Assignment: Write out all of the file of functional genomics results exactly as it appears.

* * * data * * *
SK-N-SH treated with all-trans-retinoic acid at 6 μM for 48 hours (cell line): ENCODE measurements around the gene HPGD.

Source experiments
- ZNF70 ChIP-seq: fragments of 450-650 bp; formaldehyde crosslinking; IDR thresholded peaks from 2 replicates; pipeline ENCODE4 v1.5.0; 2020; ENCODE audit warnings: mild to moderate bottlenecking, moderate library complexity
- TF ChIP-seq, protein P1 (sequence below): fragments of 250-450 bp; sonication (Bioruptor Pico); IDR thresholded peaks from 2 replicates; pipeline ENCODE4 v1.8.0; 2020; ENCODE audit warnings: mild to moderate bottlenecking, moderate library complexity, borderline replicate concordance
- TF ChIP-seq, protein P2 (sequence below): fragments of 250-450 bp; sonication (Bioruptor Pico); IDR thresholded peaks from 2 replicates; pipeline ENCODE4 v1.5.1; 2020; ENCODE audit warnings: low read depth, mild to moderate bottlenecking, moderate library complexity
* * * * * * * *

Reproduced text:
SK-N-SH treated with all-trans-retinoic acid at 6 μM for 48 hours (cell line): ENCODE measurements around the gene HPGD.

Source experiments
- ZNF70 ChIP-seq: fragments of 450-650 bp; formaldehyde crosslinking; IDR thresholded peaks from 2 replicates; pipeline ENCODE4 v1.5.0; 2020; ENCODE audit warnings: mild to moderate bottlenecking, moderate library complexity
- TF ChIP-seq, protein P1 (sequence below): fragments of 250-450 bp; sonication (Bioruptor Pico); IDR thresholded peaks from 2 replicates; pipeline ENCODE4 v1.8.0; 2020; ENCODE audit warnings: mild to moderate bottlenecking, moderate library complexity, borderline replicate concordance
- TF ChIP-seq, protein P2 (sequence below): fragments of 250-450 bp; sonication (Bioruptor Pico); IDR thresholded peaks from 2 replicates; pipeline ENCODE4 v1.5.1; 2020; ENCODE audit warnings: low read depth, mild to moderate bottlenecking, moderate library complexity